I first mentioned this topic here, and followed up with a two-part series on the subject (here and here). Tam’s recent article: “The Saudi Oil Problem” is a terrific, informative, and clearly-explained addition to this overlooked subject. More information is always a good thing, and Tam offers us all a typically well-written account.

I’m delighted to share it here—it’s a great read. My thanks to Tam for giving me permission to post it. Enjoy!

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We’re worried about economic growth, or the lack thereof, presidential elections, and why Europe can’t get its act together. But the big daddy of issues is global net oil exports.

Saudi Arabia is once again the biggest producer of oil in the world, surpassing Russia to regain its title. Saudi Arabia also happens to be one of the most repressive and undemocratic regimes in the world. The Economist magazine ranked Saudi Arabia 161st out of 167 countries in its most recent Democracy Index.

The Saudis have massive economic and demographic problems to deal with, including a pending peak and rapid decline in oil exports. You heard right: Saudi Arabia, the world’s largest producer of oil, is facing a peak in its oil exports and a rapid decline thereafter.

There are solutions, however, to these very large problems, which I’ll discuss further below.

Saudi Arabia’s national oil company, Saudi Aramco, pumped about 11.5 million barrels per day for the last year, up from about 9.5 million in early 2009. The Saudis are pumping more oil now than they have in decades, along with the rest of OPEC, which is at a 23-year high for combined oil production.

Russia held the top spot for oil production for a couple of years, but Saudi Arabia has come roaring back since 2010. The U.S. is a distant third place with about 6 million barrels per day.

Net oil exports, are, however, a very different picture. The U.S. is famously the world’s biggest importer of oil. While our production of oil has taken an unusual upward tick in the last couple of years, spurred by record high prices, and our consumption of oil has declined even further due to increased energy efficiency, conservation and a still-struggling economy, we still import about half of the oil we consume: a massive 9 million barrels of oil per day.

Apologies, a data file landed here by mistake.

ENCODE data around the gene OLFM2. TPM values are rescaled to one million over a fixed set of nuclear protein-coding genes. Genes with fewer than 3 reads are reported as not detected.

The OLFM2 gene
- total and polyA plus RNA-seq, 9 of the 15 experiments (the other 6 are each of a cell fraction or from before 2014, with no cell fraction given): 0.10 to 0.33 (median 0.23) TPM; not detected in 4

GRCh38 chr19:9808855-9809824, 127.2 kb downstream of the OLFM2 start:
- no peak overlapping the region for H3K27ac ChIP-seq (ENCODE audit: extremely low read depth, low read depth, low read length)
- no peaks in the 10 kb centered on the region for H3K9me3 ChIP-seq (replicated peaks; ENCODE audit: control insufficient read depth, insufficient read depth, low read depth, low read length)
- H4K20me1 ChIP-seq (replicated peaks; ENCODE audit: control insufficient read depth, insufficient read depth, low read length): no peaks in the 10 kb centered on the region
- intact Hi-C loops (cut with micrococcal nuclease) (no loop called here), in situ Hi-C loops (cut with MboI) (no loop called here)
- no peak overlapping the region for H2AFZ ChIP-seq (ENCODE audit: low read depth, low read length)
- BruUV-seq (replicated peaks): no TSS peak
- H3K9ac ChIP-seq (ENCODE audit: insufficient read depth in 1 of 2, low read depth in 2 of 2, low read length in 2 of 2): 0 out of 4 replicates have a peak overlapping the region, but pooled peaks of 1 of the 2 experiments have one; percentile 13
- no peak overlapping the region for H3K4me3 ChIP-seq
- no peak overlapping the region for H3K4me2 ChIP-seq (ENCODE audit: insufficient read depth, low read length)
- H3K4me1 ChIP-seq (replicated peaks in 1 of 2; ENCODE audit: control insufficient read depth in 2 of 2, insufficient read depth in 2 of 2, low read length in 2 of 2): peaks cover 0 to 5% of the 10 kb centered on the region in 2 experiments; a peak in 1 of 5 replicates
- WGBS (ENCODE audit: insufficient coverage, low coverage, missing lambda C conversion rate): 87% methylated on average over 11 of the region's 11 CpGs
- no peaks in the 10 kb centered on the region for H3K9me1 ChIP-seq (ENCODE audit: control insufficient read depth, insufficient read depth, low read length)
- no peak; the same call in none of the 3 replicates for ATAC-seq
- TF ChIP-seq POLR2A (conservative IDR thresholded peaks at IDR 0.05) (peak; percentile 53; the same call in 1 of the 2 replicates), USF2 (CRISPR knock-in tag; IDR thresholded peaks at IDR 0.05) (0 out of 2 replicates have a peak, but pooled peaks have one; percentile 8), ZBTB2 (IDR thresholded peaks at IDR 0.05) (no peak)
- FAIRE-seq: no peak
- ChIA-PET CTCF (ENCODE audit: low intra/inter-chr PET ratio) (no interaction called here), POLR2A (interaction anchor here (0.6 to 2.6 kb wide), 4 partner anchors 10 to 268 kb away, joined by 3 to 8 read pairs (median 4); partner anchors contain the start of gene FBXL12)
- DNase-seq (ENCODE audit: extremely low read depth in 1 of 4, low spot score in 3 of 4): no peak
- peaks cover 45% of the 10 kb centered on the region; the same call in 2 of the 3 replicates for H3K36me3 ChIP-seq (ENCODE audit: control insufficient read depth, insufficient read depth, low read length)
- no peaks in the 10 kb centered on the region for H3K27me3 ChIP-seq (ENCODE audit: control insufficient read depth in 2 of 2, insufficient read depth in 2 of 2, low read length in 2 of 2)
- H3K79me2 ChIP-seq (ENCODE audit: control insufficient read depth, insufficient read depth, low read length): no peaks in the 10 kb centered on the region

Saudi Arabia exports about 8 million barrels per day (‘mbpd’ from now on), with Russia not too far behind at about 7 mbpd.

So far, this is all fairly familiar data. However, what is not well known is the degree to which Saudi Arabia’s massive oil exports are threatened by its demographics and a probable decline in its aging supergiant oil fields.

A new report from the U.K.’s Chatham House (PDF) examines this problem in detail. They conclude that Saudi Arabia’s oil exports will peak around 2020 and, under current policies, decline to zero by 2038. You read that right: decline to zero. This decline will occur due to the dramatic growth in consumption by Saudi Arabia’s rapidly growing population and increases in per capita energy consumption. Saudi domestic consumption of oil is growing at about 7 percent per year, which leads to a doubling of consumption in just ten years.
Figure 1. Saudi Arabia’s oil balance under “business as usual” projections

(Source: Chatham House)

Now, 2038 is a long time away, under normal circumstances. But oil politics operates in decadal timespans, not normal timespans. 2038 is, in oil terms, not that far away, so if Chatham House’s projections are accurate, we’ve got a major problem on our hands.

What will the world do if fully 10 percent of global oil production, and 20 percent of global net oil exports, is consumed by the Saudis rather than exported?

Saudi Arabia’s governmental revenue will come under extreme pressure if net oil exports decline. The Saudis rely on oil revenue for fully 80 percent of their budget. Many things will have to give if oil exports do dry up. Net oil exports declined fairly dramatically from 2005 to 2010, as Figure 1 shows, but have risen back in the last couple of years. Chatham projects net exports will rise to about 9 mbpd by 2020, and then start a precipitous decline as the Saudis’ demographic time bomb explodes.

Figure 2. Saudi Arabia’s fiscal deficit projections under “business as usual”


(Source: Chatham House)

The global oil exports problem

Saudi Arabia’s problem is not, of course, unique to Saudi Arabia. It is a global problem that afflicts many countries. Jeffrey Brown and Samuel Foucher have developed an “Export Land Model” to predict how the global net oil export situation will unfold in coming years. They found that the top five exporters of oil (Saudi Arabia, Russia, Iran, United Arab Emirates and Norway) decline from about 24 mbpd in 2008 to about 7.5 in 2020 and go to almost zero by 2030. Global net oil exports are about 40 mbpd, so these producers account for more than half of the global export market.